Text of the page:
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Within striking distance - trade union reform

    A version of this article was originally published by the New Statesman. 

    Keir Hardie would be aghast if he could see the state of the trade union movement today. Its reputation has been comprehensively trashed and the sad truth is that, too often, this is completely justified. Knee-jerk, reactionary opposition to even modest public service reforms has become an article of faith amongst the union leadership. Mass strikes, often with low turnouts and based on ballots taken years ago, impose misery and heavy economic costs on the wider public.

    The unions as a whole have failed to keep up with changes in the labour market. They have become intransigent, complacent and are too often not adequately representing the interests of workers. If they don’t accept the need for change, they will become increasingly irrelevant and a relic of the past. Unfortunately, many trade union leaders seem hell-bent on continuing with this self-destructive approach. In response to the Government’s proposed reforms, some union leaders have threatened civil disobedience, unlawful strike action and have even compared the reforms to Nazi policies. Such comments and actions only serve to discredit the union leadership and to alienate them from their membership and the population at large.

    The Government proposes to switch the political levy for members of unions affiliated to a political party to an opt-in. Unions provide important services and support to their members; any political activities are only secondary for the vast majority of members. If politically affiliated unions want to funnel a portion of their members’ pay packets to the Labour Party, then they should have to make a proper case for it and persuade their members to make an active decision to do so rather than relying on inertia. Elsewhere, the Government wants to tackle intimidation of non-striking workers and ensure that strikes cannot be held based on ballots held years ago. Arguing against these self-evidently sensible proposals will prove utterly unproductive for union leaders.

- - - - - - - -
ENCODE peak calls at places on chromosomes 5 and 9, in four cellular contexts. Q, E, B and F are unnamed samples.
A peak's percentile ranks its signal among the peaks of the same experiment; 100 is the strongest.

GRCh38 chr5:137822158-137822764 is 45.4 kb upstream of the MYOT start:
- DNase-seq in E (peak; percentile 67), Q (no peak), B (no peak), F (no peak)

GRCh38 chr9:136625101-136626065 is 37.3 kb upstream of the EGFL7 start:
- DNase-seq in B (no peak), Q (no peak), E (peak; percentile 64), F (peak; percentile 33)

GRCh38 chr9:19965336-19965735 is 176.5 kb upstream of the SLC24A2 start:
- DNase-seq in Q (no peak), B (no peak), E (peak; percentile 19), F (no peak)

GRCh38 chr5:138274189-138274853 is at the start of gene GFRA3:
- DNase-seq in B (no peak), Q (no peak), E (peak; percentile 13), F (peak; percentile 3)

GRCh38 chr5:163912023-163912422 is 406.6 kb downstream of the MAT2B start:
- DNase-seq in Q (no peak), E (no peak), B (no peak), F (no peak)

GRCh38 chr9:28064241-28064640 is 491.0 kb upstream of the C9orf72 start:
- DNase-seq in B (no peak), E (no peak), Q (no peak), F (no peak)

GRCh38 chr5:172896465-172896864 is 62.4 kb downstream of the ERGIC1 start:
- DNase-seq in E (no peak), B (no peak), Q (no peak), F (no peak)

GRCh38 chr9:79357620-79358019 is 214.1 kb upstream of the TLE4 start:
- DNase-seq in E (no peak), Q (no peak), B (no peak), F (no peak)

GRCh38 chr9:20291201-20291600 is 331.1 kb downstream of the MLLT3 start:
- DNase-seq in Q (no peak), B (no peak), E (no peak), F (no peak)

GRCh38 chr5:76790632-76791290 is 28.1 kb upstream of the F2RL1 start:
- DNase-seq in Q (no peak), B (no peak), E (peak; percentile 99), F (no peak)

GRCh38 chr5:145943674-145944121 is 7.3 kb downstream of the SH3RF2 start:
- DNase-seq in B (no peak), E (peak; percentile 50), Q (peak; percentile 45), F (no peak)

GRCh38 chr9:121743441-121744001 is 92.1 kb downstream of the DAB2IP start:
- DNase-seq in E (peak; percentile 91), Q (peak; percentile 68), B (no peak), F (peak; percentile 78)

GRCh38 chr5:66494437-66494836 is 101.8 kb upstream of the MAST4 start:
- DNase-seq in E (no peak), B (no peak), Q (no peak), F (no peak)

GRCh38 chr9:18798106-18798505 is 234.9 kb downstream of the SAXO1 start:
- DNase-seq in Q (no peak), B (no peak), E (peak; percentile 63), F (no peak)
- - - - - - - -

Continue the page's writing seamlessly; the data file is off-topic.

The more contentious and important of the reforms is to ballot thresholds. Strike ballots will only be legitimate if more than 50% of eligible members vote and in some sectors, such as health, transport and border security, if more than 40% of eligible members vote in favour of industrial action. The reason why industrial action has become so monstrously unpopular, even though the number of days lost to strikes is far lower than in the 1980s, is that when a union votes to strike, the costs of that decision are not just felt by the employees and the employers.

    When the NUT goes out on strike action, teachers lose their pay and parents have to take a day off work or pay for emergency childcare. Single parents without the support of extended families are hit the most. When the RMT and Aslef strike, people are late for work and miss hospital appointments. The key reason why strike ballots are not the same as other votes is that before even considering the significant external costs, if the union votes to strike on an absurdly low turnout, all the members are expected to actively support that decision by striking and losing a day’s pay.

    This broader economic damage hurts people who have nothing to do with the dispute and is rarely internalised in negotiations. It is deeply unjust that they should suffer on the basis of strikes carried out due to the support of only a small proportion of union members. The Regulatory Impact Assessment undertaken by the Business Department estimates that these new thresholds would reduce the number of work stoppages by around 65% and have a net economic benefit of more than £100 million. Unions which resort to strike action too early and without widespread support will lose out. However, those unions which can pass these thresholds could see their bargaining power increase because they will then justifiably be able to claim real legitimacy and a clear mandate for action.

    We would be poorer, less free and less secure without a vibrant trade union movement; one that stands up for workers but accepts the need to reform to stay competitive, one that will drive a hard bargain but won’t hold the country to ransom. Trade unionists should embrace these reforms; working people deserve better than the status quo.

    Adam joined the Centre for Policy Studies as Head of Economic Research in January 2014. 

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